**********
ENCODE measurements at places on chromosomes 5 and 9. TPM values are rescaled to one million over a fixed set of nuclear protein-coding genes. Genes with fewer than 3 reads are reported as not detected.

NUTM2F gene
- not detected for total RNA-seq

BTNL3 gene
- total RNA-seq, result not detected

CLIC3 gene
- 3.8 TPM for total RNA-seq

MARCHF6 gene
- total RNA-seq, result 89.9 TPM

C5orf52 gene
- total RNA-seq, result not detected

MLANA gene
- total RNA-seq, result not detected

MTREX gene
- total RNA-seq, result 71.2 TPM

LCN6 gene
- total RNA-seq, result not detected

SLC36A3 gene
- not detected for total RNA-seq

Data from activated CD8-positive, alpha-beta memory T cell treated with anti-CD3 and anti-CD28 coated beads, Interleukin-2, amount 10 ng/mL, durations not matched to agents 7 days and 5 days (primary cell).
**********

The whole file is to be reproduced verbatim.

ENCODE measurements at places on chromosomes 5 and 9. TPM values are rescaled to one million over a fixed set of nuclear protein-coding genes. Genes with fewer than 3 reads are reported as not detected.

NUTM2F gene
- not detected for total RNA-seq

BTNL3 gene
- total RNA-seq, result not detected

CLIC3 gene
- 3.8 TPM for total RNA-seq

MARCHF6 gene
- total RNA-seq, result 89.9 TPM

C5orf52 gene
- total RNA-seq, result not detected

MLANA gene
- total RNA-seq, result not detected

MTREX gene
- total RNA-seq, result 71.2 TPM

LCN6 gene
- total RNA-seq, result not detected

SLC36A3 gene
- not detected for total RNA-seq

Data from activated CD8-positive, alpha-beta memory T cell treated with anti-CD3 and anti-CD28 coated beads, Interleukin-2, amount 10 ng/mL, durations not matched to agents 7 days and 5 days (primary cell).